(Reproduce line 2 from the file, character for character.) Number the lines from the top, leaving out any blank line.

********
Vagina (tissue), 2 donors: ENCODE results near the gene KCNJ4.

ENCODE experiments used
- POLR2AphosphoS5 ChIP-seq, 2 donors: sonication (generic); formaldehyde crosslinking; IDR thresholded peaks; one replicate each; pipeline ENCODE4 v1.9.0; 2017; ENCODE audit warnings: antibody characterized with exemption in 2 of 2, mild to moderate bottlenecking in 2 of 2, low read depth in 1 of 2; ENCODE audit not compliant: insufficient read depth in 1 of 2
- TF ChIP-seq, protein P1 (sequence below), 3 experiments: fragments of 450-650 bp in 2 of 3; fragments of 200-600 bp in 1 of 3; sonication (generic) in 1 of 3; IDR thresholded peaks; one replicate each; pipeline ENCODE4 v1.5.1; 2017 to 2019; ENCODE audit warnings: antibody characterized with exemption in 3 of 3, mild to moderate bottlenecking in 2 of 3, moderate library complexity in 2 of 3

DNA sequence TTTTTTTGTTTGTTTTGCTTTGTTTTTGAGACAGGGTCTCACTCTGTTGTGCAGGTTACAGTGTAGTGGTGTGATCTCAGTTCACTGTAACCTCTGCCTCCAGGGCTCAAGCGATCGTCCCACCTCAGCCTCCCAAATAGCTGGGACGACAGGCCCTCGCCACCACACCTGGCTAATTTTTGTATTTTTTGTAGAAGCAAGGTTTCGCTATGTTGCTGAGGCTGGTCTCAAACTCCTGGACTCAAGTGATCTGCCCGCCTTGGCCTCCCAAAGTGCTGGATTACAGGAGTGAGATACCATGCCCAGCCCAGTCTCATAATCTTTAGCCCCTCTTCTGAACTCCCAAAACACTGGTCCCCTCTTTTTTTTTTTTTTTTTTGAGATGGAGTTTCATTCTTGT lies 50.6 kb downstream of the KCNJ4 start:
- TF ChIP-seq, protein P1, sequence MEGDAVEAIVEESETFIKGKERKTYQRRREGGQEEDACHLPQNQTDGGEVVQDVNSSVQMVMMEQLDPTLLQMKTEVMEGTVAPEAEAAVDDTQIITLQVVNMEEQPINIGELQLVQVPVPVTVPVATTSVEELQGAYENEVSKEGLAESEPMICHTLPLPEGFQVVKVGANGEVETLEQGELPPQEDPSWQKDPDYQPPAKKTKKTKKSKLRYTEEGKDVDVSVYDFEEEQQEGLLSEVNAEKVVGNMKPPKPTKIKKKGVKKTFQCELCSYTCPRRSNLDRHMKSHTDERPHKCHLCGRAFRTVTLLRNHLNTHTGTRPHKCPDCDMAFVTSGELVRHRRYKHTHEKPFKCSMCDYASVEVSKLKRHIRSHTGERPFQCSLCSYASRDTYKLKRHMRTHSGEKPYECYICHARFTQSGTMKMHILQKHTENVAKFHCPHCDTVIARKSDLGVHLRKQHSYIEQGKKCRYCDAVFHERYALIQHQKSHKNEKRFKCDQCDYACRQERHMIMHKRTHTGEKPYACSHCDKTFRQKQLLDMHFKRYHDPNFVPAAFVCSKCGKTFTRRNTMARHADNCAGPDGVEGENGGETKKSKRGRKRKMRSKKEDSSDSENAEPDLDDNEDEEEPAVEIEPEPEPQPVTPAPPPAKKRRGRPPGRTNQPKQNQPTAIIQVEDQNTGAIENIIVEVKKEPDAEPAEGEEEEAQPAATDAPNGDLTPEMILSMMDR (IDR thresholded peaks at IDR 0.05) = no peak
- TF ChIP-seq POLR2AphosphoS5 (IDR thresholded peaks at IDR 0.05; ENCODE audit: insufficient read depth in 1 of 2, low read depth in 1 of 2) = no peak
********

ENCODE experiments used